Yellow wax bleached by exposure to air, light, and moisture. (See Cera Flava.)
Common Name: White Wax.
Description.—A yellowish-white solid, translucent in thin layers, having an insipid taste and a faint but not rancid odor. It dissolves readily in volatile and fixed oils and fuses with fats and resins.
Preparation,—Ceratum, Cerate, (Simple Cerate). (White Wax 3, Benzoinated Lard 7.)
A peculiar concrete substance prepared by melting and purifying the honey-comb of the Apis mellifera, Linné, or Common Honey Bee.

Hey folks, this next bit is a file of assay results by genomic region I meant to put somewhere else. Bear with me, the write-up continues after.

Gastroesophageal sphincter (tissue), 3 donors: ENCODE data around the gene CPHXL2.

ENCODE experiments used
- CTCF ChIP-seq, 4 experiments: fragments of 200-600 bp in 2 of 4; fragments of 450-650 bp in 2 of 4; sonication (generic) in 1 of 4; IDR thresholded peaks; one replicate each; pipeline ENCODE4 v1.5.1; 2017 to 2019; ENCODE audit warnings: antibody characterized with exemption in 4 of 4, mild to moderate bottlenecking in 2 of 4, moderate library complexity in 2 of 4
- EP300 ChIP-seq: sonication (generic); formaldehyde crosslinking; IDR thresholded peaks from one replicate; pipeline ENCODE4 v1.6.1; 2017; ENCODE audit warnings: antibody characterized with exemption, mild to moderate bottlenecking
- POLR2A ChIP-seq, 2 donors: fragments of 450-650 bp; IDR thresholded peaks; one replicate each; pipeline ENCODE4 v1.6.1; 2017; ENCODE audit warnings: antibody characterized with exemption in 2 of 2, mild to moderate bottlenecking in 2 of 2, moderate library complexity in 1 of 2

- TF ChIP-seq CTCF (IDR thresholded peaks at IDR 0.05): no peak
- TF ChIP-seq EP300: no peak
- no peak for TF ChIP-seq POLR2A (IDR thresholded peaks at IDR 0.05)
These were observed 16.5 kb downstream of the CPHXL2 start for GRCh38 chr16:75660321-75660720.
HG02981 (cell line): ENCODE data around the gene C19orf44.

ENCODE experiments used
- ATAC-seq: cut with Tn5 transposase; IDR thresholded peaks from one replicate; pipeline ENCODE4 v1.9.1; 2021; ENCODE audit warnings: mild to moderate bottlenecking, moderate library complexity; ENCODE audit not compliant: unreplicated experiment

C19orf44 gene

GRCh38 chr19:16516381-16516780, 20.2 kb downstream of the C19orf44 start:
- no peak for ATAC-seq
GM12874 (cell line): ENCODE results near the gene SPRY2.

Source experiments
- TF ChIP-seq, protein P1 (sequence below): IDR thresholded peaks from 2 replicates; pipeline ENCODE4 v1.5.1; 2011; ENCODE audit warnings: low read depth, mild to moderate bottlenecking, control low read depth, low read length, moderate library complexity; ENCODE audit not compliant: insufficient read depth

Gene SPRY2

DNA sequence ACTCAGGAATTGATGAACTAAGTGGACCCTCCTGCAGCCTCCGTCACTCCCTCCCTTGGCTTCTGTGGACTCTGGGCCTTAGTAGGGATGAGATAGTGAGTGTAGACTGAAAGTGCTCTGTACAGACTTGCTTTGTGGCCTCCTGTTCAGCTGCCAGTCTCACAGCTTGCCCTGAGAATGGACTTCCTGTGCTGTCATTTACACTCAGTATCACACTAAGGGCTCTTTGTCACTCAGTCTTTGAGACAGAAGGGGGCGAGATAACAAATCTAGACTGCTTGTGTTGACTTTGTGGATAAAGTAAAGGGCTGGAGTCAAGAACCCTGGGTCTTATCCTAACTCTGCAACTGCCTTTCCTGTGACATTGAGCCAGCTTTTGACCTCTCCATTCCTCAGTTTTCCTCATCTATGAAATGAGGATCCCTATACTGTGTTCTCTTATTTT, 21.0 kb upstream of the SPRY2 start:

Common Names: Yellow Wax, Beeswax.
Description.—A yellowish to gray-brown solid, of a honey-like odor and faint balsamic taste. It is brittle when cold and breaks with a granular fracture. Soluble in ether, chloroform and fixed and volatile oils.
Uses.—Both white and yellow wax are principally employed in the making of ointments, cerates, and plasters, to impart to them proper consistence and tenacity.
The Eclectic Materia Medica, Pharmacology and Therapeutics, 1922, was written by Harvey Wickes Felter, M.D.